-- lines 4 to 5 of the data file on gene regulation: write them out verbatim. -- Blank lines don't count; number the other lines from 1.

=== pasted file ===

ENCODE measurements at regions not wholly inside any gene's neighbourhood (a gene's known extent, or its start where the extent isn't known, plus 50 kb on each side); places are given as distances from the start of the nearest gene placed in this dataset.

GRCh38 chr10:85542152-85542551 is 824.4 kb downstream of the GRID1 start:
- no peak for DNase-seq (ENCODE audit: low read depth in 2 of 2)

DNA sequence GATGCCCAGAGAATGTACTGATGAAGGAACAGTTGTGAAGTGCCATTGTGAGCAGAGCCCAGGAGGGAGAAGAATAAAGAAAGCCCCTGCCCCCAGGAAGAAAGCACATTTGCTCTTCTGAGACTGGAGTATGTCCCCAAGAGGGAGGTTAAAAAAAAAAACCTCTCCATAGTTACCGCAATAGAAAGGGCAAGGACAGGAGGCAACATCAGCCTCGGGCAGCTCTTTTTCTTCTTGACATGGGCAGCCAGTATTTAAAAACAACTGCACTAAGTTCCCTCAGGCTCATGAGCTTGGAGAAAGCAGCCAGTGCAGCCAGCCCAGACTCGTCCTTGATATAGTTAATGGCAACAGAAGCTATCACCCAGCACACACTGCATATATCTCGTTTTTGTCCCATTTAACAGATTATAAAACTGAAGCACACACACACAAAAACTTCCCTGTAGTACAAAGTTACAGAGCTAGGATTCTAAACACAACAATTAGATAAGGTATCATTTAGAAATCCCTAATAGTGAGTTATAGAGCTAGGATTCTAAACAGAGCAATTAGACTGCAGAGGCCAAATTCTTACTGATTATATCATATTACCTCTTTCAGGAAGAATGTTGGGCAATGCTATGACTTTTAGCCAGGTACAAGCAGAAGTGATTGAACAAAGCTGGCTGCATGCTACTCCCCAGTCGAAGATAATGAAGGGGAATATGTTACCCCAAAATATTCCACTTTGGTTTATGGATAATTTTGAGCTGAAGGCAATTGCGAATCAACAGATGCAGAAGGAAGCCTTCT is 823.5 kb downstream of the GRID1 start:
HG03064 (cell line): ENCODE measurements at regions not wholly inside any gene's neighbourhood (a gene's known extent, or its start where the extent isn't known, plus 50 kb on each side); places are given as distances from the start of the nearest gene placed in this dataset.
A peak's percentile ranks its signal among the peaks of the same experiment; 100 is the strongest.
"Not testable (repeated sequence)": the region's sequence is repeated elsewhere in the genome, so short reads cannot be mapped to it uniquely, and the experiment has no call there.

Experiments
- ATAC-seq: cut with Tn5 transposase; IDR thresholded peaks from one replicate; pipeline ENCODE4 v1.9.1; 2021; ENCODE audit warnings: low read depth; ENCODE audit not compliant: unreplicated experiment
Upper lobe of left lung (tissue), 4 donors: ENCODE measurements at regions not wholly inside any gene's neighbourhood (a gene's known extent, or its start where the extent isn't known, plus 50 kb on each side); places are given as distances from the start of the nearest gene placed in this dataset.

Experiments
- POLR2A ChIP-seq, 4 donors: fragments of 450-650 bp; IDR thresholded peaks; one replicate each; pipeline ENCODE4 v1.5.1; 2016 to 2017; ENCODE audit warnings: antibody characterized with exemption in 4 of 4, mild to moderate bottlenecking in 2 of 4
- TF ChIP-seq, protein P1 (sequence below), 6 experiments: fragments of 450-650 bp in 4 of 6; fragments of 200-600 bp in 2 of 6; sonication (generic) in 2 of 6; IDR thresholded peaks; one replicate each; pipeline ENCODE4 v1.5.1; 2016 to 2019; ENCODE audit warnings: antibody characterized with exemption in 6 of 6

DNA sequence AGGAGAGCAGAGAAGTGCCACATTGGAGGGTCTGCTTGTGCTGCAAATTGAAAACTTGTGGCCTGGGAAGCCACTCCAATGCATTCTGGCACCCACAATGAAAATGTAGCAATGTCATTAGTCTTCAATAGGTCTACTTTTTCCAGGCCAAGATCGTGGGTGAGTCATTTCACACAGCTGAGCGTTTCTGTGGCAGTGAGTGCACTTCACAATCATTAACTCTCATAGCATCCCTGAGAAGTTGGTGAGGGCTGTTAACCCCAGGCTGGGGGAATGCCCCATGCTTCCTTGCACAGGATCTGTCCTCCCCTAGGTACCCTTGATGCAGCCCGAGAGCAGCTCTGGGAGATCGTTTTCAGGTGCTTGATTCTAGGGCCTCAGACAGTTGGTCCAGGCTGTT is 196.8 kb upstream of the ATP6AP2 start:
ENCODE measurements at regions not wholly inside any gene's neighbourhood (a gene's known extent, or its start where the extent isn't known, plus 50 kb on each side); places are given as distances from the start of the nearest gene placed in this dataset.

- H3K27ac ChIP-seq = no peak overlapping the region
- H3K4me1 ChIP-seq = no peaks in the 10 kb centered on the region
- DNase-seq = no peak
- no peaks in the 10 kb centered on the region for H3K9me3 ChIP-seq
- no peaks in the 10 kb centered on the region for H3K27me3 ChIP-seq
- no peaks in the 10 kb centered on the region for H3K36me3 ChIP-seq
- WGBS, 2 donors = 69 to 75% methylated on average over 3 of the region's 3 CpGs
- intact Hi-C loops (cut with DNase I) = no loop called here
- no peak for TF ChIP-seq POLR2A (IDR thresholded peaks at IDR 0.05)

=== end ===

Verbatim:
DNA sequence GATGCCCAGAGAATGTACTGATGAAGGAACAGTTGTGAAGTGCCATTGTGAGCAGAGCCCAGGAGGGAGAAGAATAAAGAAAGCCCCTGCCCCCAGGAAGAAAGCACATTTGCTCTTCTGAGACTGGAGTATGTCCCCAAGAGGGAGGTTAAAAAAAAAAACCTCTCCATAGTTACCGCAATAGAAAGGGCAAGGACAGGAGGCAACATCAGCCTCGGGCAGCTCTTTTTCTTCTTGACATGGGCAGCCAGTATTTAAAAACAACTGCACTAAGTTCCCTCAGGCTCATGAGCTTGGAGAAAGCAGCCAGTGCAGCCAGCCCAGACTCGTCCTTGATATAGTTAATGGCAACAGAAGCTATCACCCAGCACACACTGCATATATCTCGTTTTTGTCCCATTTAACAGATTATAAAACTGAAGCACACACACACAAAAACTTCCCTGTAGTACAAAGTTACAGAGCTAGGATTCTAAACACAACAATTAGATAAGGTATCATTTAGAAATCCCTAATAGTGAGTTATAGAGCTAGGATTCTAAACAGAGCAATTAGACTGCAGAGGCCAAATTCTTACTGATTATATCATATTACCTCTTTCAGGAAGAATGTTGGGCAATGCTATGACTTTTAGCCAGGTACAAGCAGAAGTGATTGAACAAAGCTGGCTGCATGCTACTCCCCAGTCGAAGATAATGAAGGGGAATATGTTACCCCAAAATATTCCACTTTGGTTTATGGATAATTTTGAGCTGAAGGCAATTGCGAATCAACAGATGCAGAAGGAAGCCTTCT is 823.5 kb downstream of the GRID1 start:
HG03064 (cell line): ENCODE measurements at regions not wholly inside any gene's neighbourhood (a gene's known extent, or its start where the extent isn't known, plus 50 kb on each side); places are given as distances from the start of the nearest gene placed in this dataset.